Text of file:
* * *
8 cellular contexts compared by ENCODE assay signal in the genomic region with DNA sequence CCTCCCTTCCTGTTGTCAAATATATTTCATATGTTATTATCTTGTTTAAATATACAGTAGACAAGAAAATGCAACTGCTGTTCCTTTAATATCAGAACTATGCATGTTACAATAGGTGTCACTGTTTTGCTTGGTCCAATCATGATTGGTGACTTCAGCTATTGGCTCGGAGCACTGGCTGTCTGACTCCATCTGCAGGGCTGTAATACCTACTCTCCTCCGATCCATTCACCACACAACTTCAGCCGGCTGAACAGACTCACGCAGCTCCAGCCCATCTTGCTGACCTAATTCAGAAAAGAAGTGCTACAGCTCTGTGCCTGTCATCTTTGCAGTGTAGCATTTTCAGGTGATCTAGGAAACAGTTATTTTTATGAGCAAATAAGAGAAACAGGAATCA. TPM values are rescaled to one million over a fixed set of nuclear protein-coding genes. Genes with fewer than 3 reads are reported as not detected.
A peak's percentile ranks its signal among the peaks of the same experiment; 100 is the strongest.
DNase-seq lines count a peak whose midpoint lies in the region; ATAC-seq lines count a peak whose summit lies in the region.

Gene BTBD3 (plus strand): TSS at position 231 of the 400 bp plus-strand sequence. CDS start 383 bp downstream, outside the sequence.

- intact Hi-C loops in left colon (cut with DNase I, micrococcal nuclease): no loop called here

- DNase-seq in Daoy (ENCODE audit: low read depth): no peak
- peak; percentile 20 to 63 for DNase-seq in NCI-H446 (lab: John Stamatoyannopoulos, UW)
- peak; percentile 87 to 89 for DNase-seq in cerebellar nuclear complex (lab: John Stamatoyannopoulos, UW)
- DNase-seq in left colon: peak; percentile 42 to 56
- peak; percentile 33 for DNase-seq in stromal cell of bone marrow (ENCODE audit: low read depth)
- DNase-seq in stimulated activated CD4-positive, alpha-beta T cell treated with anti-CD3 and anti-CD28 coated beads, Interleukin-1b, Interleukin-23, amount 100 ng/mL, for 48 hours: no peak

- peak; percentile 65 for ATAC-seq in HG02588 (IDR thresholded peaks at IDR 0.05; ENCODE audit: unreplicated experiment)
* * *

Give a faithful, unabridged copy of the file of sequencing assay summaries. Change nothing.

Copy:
8 cellular contexts compared by ENCODE assay signal in the genomic region with DNA sequence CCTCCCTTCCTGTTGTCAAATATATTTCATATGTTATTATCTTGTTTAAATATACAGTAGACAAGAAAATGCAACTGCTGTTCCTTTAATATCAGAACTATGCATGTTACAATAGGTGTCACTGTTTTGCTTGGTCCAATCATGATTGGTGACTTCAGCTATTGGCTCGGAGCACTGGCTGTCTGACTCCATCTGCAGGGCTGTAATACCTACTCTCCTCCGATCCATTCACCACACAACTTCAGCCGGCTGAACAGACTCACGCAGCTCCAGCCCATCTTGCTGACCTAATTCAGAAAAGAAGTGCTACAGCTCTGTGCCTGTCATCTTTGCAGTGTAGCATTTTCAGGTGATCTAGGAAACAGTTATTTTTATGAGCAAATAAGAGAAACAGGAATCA. TPM values are rescaled to one million over a fixed set of nuclear protein-coding genes. Genes with fewer than 3 reads are reported as not detected.
A peak's percentile ranks its signal among the peaks of the same experiment; 100 is the strongest.
DNase-seq lines count a peak whose midpoint lies in the region; ATAC-seq lines count a peak whose summit lies in the region.

Gene BTBD3 (plus strand): TSS at position 231 of the 400 bp plus-strand sequence. CDS start 383 bp downstream, outside the sequence.

- intact Hi-C loops in left colon (cut with DNase I, micrococcal nuclease): no loop called here

- DNase-seq in Daoy (ENCODE audit: low read depth): no peak
- peak; percentile 20 to 63 for DNase-seq in NCI-H446 (lab: John Stamatoyannopoulos, UW)
- peak; percentile 87 to 89 for DNase-seq in cerebellar nuclear complex (lab: John Stamatoyannopoulos, UW)
- DNase-seq in left colon: peak; percentile 42 to 56
- peak; percentile 33 for DNase-seq in stromal cell of bone marrow (ENCODE audit: low read depth)
- DNase-seq in stimulated activated CD4-positive, alpha-beta T cell treated with anti-CD3 and anti-CD28 coated beads, Interleukin-1b, Interleukin-23, amount 100 ng/mL, for 48 hours: no peak

- peak; percentile 65 for ATAC-seq in HG02588 (IDR thresholded peaks at IDR 0.05; ENCODE audit: unreplicated experiment)